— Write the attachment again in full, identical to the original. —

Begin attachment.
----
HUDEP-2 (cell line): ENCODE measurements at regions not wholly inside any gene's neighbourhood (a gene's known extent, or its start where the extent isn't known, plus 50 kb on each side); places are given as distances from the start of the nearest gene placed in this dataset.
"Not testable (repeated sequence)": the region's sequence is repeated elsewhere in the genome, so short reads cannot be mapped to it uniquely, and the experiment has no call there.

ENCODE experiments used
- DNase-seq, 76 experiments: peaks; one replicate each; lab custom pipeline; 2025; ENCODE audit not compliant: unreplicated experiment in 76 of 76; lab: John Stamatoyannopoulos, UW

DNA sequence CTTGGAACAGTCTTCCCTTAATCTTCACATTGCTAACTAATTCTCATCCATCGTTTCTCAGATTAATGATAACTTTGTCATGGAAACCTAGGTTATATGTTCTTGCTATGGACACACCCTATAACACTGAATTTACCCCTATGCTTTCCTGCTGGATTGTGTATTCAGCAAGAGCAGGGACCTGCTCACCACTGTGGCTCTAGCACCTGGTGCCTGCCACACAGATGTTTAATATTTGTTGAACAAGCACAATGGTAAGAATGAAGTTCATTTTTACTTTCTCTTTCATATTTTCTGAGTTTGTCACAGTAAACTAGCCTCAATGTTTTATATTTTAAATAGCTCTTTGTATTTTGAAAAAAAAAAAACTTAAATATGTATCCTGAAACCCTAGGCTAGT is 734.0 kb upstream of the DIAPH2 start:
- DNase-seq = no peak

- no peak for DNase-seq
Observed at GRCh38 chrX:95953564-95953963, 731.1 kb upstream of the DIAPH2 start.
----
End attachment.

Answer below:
HUDEP-2 (cell line): ENCODE measurements at regions not wholly inside any gene's neighbourhood (a gene's known extent, or its start where the extent isn't known, plus 50 kb on each side); places are given as distances from the start of the nearest gene placed in this dataset.
"Not testable (repeated sequence)": the region's sequence is repeated elsewhere in the genome, so short reads cannot be mapped to it uniquely, and the experiment has no call there.

ENCODE experiments used
- DNase-seq, 76 experiments: peaks; one replicate each; lab custom pipeline; 2025; ENCODE audit not compliant: unreplicated experiment in 76 of 76; lab: John Stamatoyannopoulos, UW

DNA sequence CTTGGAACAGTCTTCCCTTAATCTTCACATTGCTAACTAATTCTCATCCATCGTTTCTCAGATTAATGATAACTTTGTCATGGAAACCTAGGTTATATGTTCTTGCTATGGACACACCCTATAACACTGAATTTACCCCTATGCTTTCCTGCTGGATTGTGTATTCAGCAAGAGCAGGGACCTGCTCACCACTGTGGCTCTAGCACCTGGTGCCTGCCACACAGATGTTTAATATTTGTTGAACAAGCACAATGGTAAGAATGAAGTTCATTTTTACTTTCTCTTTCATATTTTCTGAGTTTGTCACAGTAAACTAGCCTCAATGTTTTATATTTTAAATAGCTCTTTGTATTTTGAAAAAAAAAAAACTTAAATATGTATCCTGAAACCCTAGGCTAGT is 734.0 kb upstream of the DIAPH2 start:
- DNase-seq = no peak

- no peak for DNase-seq
Observed at GRCh38 chrX:95953564-95953963, 731.1 kb upstream of the DIAPH2 start.